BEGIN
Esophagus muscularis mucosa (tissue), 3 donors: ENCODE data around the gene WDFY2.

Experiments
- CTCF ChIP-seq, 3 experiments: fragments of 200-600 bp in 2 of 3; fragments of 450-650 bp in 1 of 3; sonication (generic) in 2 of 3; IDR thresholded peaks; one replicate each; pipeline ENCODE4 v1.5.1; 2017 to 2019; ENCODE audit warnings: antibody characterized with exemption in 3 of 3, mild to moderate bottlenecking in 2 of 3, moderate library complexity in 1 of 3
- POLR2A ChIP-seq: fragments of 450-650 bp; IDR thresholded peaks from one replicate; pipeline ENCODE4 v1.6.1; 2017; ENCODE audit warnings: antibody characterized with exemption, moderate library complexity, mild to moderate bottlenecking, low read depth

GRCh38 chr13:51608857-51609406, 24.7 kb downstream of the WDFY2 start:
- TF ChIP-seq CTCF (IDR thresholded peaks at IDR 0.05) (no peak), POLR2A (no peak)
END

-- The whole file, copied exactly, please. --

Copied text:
Esophagus muscularis mucosa (tissue), 3 donors: ENCODE data around the gene WDFY2.

Experiments
- CTCF ChIP-seq, 3 experiments: fragments of 200-600 bp in 2 of 3; fragments of 450-650 bp in 1 of 3; sonication (generic) in 2 of 3; IDR thresholded peaks; one replicate each; pipeline ENCODE4 v1.5.1; 2017 to 2019; ENCODE audit warnings: antibody characterized with exemption in 3 of 3, mild to moderate bottlenecking in 2 of 3, moderate library complexity in 1 of 3
- POLR2A ChIP-seq: fragments of 450-650 bp; IDR thresholded peaks from one replicate; pipeline ENCODE4 v1.6.1; 2017; ENCODE audit warnings: antibody characterized with exemption, moderate library complexity, mild to moderate bottlenecking, low read depth

GRCh38 chr13:51608857-51609406, 24.7 kb downstream of the WDFY2 start:
- TF ChIP-seq CTCF (IDR thresholded peaks at IDR 0.05) (no peak), POLR2A (no peak)